By Ross Ballard

It is late summer, and the cold nights and snowcapped mountains signify a wonderful time of year in the Robson Valley – harvest!

On the last Sunday in August over a dozen Valemount locals gathered at the residence of John Crowley with their bounty of freshly picked apples. Combined we had well over a thousand pounds of fruit; with a variety of apples species including Transparent, Red Crab, High Twelve and a most beautiful cross breed called the Apple-Crab. We had a simple mission; turn each and every apple into delicious juice and cider to be enjoyed for the fall.

Three different fruit presses were brought to the event. Liz McKirdy and Art Carson each brought a traditional hand crank chipper/press, while John Crowley has a motorized chipper and drill operated press that speeds the process up considerably.

A week prior to this event John and I had used his machine to chip and press around eighty pounds of crab apples into just over three gallons of bright red juice. Because of its size and hardness the crab apple has a small fruit to juice ratio compared to its bigger relatives; but when tested has a much higher alcohol content then most other apples. We transferred our fresh juice from a pail to a glass carboy and John used a hydrometer to test the alcohol content of our harvest. He was amazed to find the buoyancy at 10.7, which means our cider will be roughly ten percent alcohol with no additives! Perfect!

Whether a press is motorized or man powered the process is the same. After being washed the apples need to be chipped into pulp before being pressed. The chipper is a wooden box that siphons the apples down to a drum connected to a crank, which is covered in stainless steel roofing nails; the nails stick out of the wood about half an inch, and when the crank is turned they shred fruit into tiny pieces which falls into a wooden barrel. The barrel is lined with a cheese cloth bag, and when filled one simply covers the fruit with the ends of the bag and moves the barrel over to the press.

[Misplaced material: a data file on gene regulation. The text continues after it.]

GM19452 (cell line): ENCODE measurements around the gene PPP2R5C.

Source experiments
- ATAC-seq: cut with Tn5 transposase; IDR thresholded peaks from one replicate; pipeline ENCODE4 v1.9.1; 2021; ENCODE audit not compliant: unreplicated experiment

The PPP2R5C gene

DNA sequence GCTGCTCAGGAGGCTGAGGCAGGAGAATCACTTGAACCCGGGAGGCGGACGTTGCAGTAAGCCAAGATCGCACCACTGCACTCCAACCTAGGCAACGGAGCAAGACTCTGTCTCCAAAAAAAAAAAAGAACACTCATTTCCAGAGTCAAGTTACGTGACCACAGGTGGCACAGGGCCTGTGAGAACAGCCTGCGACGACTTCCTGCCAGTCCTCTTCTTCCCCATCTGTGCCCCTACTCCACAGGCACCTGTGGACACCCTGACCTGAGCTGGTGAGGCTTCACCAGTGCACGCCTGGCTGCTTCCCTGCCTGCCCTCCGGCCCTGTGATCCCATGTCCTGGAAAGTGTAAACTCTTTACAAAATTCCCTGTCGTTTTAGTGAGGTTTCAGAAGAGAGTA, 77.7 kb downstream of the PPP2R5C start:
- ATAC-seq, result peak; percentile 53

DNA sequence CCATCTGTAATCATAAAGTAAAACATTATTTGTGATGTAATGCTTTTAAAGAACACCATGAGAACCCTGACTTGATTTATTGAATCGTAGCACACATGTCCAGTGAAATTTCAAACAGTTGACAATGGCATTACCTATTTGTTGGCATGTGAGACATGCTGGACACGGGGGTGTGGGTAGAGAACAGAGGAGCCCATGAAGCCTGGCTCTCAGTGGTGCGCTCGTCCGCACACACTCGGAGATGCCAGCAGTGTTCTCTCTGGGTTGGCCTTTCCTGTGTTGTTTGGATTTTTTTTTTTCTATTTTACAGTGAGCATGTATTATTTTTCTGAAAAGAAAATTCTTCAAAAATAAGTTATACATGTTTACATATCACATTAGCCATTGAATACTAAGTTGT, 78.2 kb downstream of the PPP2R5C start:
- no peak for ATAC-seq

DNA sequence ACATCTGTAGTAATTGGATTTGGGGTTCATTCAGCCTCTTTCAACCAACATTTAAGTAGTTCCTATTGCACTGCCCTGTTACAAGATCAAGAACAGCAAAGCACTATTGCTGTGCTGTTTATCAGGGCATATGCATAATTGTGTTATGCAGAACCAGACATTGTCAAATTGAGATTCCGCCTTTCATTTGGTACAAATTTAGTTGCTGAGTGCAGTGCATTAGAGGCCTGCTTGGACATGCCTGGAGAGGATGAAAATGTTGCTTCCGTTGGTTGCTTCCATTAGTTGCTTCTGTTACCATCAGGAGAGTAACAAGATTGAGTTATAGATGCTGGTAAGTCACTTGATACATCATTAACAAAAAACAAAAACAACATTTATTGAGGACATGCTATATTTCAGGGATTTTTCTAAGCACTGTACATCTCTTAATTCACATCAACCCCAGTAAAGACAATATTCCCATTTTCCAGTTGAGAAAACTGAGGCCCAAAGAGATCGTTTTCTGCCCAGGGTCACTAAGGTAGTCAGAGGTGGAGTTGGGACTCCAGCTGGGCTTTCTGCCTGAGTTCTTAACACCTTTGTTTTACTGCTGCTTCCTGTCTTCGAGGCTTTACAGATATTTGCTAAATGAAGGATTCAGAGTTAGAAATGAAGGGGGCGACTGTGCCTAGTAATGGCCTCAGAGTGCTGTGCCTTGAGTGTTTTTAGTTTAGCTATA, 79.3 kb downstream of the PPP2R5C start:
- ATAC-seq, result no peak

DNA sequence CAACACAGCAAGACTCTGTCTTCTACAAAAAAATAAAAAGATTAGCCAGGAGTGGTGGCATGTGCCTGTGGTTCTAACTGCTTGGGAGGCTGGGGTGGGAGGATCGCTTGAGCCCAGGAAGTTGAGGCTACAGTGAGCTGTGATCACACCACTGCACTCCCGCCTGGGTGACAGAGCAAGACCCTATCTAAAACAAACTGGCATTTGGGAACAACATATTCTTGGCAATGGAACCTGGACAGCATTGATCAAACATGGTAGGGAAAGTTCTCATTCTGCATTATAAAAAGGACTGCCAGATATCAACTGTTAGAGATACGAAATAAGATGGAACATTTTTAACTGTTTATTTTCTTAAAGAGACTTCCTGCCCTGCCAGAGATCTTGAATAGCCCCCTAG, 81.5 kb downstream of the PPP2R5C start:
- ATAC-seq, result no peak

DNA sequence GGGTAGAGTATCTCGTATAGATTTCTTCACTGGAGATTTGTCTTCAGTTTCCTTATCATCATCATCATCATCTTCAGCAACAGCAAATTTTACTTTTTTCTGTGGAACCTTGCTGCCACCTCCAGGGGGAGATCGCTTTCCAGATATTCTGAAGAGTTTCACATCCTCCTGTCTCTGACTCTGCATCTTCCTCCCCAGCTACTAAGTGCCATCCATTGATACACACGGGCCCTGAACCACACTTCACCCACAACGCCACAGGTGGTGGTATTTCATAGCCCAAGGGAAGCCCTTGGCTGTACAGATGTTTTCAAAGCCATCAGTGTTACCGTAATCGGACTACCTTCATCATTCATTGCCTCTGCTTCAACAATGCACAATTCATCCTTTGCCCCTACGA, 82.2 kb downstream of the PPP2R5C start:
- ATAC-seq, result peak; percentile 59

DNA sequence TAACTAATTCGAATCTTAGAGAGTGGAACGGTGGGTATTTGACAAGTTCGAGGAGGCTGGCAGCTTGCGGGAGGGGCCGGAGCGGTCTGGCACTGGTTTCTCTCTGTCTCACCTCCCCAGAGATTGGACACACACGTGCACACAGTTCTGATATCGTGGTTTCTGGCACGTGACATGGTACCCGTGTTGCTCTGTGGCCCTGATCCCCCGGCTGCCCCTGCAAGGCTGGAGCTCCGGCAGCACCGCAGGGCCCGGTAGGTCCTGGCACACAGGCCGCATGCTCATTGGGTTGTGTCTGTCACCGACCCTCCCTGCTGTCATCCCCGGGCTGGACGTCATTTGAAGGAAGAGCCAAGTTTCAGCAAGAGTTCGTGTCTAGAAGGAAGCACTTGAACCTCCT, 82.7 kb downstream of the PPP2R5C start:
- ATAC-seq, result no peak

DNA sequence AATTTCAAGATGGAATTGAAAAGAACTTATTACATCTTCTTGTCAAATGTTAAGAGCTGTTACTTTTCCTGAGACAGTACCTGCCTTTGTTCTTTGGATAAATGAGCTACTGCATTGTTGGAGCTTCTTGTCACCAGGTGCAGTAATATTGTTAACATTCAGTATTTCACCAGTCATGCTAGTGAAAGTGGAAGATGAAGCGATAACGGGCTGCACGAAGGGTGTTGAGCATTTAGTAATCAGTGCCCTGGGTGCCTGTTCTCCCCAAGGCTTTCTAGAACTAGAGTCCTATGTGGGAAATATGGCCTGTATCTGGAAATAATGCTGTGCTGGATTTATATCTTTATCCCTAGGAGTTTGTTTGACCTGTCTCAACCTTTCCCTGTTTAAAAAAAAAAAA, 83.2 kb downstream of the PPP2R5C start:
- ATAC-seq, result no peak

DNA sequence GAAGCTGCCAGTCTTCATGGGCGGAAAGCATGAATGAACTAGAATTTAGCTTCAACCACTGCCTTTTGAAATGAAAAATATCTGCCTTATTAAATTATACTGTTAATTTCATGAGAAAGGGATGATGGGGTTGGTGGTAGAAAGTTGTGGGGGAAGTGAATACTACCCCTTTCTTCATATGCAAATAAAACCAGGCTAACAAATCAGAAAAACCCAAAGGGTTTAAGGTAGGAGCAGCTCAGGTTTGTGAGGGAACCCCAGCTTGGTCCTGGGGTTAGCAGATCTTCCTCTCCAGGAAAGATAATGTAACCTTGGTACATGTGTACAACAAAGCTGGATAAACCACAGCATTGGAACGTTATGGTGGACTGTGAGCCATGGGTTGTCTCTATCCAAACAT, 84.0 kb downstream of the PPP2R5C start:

The press consists of a large screw which has a wooden plate the size of the barrel mouth attached to it. When screwed down the plate presses the juice out of the fruit, which leaks out of the holes in the barrel and is screened and funneled into pails or growlers. Most of the left over pulp was given to Johns pigs (mmm…apple bacon), and the rest was put to compost.

The afternoon was spent taking turns on the hand crank chippers; pressing one type of apple then the next. We sampled the different tasting juices, and were entertained by John’s daughter Violet who almost drank her weight in fresh juice. I personally liked Art’s press with its cast iron components and hard wood frame – it ran as nicely as it looked, and also gave one a good workout. It took us five hours to press our collective harvest into roughly forty to fifty gallons of juice. We will be enjoying our first glass of homemade cider in four to six weeks. Now that’s what I call sweet success!

Thanks to all who participated this season!

This is Ross Ballard reminding you to pick your fruit before it hits the ground and come out to Press Fest 2016 next year!